Feedback on writing in the supervision of postgraduate students: Insights from the work of Vygotsky and Bakhtin
Keywords: Vygotsky, Bakhtin, feedback, scaffolding, dialogism, postgraduate writing.
AbstractOne of the dominant models of postgraduate supervision is apprenticeship, with its focus on the role of the supervisor as an expert who provides guidance to the novice supervisee. This model has been critiqued by scholars including Knowles (1999), who suggests that it may encourage students to accept feedback uncritically because of the difficulty of challenging the perceived expertise and authority of supervisors. Drawing on Vygotsky’s (1978) theory of cognitive development, an alternative conceptualisation proposed in this paper is that of a dynamic relationship that evolves over time, moving from expert/novice to a more cooperative relationship. In such a conceptualisation, feedback is seen as a form of scaffolding that encourages the student to ultimately take greater responsibility for their writing and their development as legitimate authors in their disciplines. Our analysis of the nature of feedback and authorial development is also informed by Bakhtin’s (1981, 1986) theory of dialogism. Bakhtin suggests that all individual contributions to textual creation come through the ways in which we accent the words and ideas of others in order to articulate an authoritative position of our own. Thus, if all speakers and writers are producers of texts that intersect and address each other (Bakhtin, 1981), then feedback also can be characterised as a point of intertextual engagement through which textual authority, ownership and authorship are negotiated between supervisor and student over time. In this paper we report on two case studies through which we explore the usefulness of these theoretical constructs to investigate issues surrounding the role of feedback in postgraduate supervision.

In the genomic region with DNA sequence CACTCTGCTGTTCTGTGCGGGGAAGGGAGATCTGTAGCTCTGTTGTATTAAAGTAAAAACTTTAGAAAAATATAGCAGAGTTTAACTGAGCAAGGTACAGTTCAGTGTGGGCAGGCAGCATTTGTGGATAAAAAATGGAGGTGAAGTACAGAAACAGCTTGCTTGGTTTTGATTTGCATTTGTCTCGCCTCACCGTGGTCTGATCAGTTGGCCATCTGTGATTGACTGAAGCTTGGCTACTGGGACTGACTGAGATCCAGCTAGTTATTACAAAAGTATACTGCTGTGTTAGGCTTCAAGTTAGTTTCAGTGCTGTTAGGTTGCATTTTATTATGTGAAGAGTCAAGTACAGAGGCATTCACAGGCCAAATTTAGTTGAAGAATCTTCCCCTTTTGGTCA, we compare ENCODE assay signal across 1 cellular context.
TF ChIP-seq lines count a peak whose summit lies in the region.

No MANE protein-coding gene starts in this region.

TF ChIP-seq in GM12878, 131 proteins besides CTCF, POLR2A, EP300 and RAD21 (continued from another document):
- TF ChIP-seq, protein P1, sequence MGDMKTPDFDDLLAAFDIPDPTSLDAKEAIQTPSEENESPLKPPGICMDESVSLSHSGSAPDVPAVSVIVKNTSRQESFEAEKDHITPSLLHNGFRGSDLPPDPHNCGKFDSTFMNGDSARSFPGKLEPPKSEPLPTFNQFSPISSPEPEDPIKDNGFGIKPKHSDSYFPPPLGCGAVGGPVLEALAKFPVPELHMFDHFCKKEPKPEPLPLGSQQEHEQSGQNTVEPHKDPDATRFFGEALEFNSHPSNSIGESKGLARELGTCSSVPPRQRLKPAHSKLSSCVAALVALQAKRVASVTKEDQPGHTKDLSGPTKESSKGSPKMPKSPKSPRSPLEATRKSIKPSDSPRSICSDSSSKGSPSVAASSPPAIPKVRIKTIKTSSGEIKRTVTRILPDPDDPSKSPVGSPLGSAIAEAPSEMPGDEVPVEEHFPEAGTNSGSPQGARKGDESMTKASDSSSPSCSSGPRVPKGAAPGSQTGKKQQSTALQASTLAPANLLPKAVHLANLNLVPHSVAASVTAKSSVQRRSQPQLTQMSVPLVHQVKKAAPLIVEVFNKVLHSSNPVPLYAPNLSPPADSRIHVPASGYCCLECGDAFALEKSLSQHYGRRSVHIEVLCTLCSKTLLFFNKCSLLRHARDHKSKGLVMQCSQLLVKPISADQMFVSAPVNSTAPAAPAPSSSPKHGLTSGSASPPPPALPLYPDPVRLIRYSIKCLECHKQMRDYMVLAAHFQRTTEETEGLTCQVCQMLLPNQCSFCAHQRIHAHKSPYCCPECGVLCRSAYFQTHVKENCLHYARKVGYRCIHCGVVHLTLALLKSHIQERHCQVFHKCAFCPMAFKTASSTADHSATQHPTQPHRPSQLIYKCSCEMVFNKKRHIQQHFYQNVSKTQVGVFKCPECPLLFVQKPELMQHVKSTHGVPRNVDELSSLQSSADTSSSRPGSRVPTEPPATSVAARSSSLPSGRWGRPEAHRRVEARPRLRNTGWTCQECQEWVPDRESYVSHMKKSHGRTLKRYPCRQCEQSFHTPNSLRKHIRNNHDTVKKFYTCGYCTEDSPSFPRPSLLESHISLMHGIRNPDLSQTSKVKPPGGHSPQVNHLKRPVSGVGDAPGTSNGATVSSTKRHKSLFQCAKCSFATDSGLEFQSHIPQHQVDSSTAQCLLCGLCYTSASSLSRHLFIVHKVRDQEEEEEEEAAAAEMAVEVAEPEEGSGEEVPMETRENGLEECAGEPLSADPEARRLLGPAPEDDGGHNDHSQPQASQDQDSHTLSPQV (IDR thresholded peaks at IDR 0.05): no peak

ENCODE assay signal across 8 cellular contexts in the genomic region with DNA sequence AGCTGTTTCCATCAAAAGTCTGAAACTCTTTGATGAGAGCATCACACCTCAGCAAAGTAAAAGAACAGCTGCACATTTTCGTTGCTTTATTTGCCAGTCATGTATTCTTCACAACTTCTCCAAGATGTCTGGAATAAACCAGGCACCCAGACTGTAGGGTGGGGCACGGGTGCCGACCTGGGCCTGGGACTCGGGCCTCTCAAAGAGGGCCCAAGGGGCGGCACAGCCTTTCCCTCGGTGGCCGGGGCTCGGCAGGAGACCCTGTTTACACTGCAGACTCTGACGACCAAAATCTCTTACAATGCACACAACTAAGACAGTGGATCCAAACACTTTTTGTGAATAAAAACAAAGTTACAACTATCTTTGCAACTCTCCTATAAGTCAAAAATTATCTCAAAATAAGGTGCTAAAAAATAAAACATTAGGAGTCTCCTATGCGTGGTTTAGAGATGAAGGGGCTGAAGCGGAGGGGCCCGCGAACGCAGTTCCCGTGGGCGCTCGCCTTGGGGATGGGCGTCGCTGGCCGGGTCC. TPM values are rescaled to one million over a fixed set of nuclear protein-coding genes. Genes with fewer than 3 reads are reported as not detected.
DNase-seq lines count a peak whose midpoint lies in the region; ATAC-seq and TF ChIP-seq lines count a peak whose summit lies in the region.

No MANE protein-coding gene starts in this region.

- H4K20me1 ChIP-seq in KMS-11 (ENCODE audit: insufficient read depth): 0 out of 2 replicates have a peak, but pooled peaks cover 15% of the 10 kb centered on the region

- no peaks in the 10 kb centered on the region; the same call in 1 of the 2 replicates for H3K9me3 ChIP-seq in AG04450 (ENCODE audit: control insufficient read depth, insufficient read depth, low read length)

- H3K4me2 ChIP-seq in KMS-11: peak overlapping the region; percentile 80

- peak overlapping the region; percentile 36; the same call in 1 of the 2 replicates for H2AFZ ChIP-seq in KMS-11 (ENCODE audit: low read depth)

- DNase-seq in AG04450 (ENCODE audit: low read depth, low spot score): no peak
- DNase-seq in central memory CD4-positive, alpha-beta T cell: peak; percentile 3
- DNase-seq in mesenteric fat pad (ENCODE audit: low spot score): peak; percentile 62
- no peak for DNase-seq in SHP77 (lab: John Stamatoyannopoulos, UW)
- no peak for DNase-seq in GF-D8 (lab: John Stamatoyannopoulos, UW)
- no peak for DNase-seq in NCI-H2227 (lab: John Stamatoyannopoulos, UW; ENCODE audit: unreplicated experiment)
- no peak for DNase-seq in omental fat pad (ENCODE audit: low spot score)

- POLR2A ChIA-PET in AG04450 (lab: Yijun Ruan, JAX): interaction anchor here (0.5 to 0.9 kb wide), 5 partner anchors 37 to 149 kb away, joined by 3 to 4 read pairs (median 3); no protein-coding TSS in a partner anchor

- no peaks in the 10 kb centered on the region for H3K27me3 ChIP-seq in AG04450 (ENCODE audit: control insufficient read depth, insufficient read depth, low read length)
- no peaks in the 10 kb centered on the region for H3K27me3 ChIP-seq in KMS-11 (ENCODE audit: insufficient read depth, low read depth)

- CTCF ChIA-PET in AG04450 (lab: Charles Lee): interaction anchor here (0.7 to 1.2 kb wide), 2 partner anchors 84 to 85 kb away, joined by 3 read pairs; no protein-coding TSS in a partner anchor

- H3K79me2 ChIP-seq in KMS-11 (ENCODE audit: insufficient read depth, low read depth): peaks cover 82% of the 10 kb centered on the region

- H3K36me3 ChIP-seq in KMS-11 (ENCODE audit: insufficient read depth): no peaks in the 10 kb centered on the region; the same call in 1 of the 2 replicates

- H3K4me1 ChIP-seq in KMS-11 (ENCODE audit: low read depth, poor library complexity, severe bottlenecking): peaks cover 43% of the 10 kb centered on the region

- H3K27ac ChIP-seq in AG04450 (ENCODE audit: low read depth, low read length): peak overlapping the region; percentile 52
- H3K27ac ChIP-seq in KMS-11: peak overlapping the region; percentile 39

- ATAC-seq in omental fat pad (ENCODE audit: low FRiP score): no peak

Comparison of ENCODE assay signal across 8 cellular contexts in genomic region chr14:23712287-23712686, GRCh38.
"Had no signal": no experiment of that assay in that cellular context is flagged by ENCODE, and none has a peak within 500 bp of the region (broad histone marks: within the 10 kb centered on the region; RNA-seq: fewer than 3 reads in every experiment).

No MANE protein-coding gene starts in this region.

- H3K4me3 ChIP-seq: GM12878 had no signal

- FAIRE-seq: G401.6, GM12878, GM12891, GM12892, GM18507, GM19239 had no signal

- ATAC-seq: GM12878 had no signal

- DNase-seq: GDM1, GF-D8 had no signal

How to Cite
Morton, J., Storch, N., & Thompson, C. (2014). Feedback on writing in the supervision of postgraduate students: Insights from the work of Vygotsky and Bakhtin. Journal of Academic Language and Learning, 8(1), A24-A36. Retrieved from https://journal.aall.org.au/index.php/jall/article/view/308
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